LUCEY v. MEYER GMAC

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Court of Appeals of South Carolina.

Justin O'Toole LUCEY and Justin O'Toole Lucey, P.A., Appellants, v. Amy MEYER, Respondent. Lorcan Lucey, GMAC Mortgage Corporation, Citimortgage, Inc., and John Doe Finance, Third Party Defendants.

No. 4960.

Decided: March 28, 2012

Cherie Blackburn, of Charleston, for Appellants. Nancy Bloodgood and Lucy C. Sanders, both of North Charleston, for Respondent.

In this civil action involving an employment contract, Justin O'Toole Lucey and Justin O'Toole Lucey, P.A. (Firm) (collectively Appellants) appeal the trial court's denial of their motion to compel arbitration. Appellants contend the trial court erred in: (1) finding the Federal Arbitration Act (FAA) did not apply because the relationship between Firm and Amy Meyer did not involve interstate commerce; (2) finding the arbitration clause was unconscionable; (3) striking the entire arbitration clause when it was more appropriate to sever the alleged unconscionable portion and compel arbitration; and (4) finding the South Carolina Arbitration Act (SCAA) applicable to the contract. We reverse.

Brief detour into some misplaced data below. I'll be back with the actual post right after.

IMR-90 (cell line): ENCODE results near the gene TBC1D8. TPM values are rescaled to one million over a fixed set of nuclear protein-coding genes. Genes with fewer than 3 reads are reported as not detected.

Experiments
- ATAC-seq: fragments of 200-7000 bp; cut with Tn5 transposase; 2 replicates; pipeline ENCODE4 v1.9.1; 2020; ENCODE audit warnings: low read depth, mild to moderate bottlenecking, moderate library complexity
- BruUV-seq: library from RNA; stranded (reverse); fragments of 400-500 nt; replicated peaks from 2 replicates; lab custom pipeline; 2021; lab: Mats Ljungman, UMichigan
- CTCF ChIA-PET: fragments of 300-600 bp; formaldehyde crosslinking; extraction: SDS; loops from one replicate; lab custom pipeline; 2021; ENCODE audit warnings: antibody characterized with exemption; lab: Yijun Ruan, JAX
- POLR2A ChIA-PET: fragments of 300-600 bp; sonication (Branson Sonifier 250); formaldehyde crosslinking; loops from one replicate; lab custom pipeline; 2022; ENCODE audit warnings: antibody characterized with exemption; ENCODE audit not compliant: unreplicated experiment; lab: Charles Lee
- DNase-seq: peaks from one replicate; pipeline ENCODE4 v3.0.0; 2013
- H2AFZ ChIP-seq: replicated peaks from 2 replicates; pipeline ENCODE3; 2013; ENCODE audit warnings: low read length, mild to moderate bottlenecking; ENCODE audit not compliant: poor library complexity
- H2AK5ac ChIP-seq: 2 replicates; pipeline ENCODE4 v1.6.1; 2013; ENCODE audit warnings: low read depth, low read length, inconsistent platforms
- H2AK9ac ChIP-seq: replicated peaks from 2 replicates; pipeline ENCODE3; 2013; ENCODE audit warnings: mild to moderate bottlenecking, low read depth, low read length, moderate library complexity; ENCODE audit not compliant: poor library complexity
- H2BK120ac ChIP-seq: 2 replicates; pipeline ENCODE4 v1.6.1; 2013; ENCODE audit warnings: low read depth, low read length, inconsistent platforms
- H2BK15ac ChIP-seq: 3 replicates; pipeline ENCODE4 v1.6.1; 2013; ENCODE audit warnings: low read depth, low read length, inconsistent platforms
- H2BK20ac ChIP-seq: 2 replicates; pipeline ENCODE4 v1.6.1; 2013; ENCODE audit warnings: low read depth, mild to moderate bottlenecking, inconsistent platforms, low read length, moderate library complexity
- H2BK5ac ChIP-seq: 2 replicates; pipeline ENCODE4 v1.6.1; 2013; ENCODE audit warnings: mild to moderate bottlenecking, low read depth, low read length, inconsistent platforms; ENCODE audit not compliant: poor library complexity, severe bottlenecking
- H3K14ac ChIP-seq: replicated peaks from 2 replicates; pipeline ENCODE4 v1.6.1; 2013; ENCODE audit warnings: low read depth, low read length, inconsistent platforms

FACTS

Meyer began practicing law in 2002 and is licensed to practice law only in South Carolina. Prior to joining Firm, Meyer was employed as an Assistant Solicitor for the Ninth Circuit, specializing in white collar crime, but had no civil trial experience. She also practiced public accounting for 6 years as a certified public accountant before going to work with the Solicitor's Office. In January 2006, Firm hired Meyer as an associate attorney.

In June of 2006, Meyer and Firm executed an employment agreement (2006 agreement). Explaining the purpose of the 2006 agreement, the beginning paragraph stated: